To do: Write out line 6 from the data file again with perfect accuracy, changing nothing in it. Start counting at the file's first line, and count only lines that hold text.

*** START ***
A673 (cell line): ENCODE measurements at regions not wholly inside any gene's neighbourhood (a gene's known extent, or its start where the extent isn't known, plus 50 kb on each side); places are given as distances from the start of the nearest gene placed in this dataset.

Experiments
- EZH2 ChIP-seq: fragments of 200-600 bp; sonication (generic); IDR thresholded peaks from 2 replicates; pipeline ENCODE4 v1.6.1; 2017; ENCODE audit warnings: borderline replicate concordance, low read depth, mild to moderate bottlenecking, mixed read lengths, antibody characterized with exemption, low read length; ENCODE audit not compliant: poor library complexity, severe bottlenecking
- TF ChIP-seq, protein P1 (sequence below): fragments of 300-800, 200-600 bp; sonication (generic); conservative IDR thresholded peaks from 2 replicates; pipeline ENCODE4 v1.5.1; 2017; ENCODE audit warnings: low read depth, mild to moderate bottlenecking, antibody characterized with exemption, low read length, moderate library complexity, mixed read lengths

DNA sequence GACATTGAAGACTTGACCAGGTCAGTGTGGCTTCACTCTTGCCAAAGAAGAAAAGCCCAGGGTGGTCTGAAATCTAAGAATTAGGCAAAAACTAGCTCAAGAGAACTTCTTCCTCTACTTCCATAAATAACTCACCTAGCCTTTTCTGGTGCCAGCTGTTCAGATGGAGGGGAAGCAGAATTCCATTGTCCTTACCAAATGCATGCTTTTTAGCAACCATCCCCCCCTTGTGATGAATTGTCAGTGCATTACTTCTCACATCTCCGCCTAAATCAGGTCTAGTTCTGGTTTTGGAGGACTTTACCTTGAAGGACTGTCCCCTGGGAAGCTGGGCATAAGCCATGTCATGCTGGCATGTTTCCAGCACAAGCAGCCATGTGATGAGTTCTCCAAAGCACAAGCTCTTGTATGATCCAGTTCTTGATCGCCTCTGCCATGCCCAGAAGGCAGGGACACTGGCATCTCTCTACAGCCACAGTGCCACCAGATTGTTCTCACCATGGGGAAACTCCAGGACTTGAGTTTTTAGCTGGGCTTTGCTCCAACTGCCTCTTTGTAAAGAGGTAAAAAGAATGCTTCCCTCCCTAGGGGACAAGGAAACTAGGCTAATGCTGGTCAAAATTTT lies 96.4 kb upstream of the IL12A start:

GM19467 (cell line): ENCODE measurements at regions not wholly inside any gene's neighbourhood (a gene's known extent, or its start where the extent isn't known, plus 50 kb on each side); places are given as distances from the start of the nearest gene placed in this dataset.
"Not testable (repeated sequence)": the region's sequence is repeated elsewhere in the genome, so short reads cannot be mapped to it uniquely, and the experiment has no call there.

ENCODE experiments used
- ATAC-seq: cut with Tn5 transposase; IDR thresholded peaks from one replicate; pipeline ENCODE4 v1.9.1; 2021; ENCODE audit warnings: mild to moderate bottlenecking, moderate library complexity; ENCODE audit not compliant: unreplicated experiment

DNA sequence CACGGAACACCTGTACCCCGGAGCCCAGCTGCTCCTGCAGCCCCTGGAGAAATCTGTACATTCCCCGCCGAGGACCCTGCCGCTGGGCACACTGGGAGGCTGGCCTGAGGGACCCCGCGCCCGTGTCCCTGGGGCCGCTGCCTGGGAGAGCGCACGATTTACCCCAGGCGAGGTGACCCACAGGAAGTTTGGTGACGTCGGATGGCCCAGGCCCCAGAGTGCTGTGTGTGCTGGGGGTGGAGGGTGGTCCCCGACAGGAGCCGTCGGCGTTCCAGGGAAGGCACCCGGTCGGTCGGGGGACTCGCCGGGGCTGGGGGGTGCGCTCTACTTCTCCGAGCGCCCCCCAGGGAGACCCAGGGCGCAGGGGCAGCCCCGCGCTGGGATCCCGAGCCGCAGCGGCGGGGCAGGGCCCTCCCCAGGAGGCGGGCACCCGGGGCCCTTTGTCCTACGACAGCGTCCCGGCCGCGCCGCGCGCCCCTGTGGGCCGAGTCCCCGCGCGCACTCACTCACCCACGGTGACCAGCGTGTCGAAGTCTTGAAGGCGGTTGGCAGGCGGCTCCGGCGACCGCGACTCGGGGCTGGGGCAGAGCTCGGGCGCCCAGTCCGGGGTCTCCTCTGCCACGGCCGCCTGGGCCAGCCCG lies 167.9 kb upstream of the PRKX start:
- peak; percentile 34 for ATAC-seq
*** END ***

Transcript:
GM19467 (cell line): ENCODE measurements at regions not wholly inside any gene's neighbourhood (a gene's known extent, or its start where the extent isn't known, plus 50 kb on each side); places are given as distances from the start of the nearest gene placed in this dataset.